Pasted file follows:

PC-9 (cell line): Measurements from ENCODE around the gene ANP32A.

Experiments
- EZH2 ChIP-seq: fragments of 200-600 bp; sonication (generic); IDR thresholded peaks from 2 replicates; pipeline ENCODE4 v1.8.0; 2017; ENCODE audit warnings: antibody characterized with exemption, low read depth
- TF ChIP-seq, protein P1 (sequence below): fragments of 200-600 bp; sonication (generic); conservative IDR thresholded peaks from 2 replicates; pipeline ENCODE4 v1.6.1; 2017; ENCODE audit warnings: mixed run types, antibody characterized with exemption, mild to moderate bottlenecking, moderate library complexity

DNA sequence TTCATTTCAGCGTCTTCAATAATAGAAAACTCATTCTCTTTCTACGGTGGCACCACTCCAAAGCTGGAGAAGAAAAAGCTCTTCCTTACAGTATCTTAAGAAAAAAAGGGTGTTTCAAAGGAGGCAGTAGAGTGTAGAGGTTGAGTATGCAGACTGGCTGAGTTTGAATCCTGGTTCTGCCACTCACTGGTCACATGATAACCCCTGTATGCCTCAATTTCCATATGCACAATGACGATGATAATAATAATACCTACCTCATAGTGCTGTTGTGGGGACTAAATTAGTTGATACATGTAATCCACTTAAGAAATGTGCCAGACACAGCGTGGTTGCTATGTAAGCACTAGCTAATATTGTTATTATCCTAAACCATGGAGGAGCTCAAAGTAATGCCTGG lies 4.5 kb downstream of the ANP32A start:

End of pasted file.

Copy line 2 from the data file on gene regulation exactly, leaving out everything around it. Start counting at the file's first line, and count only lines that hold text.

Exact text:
Experiments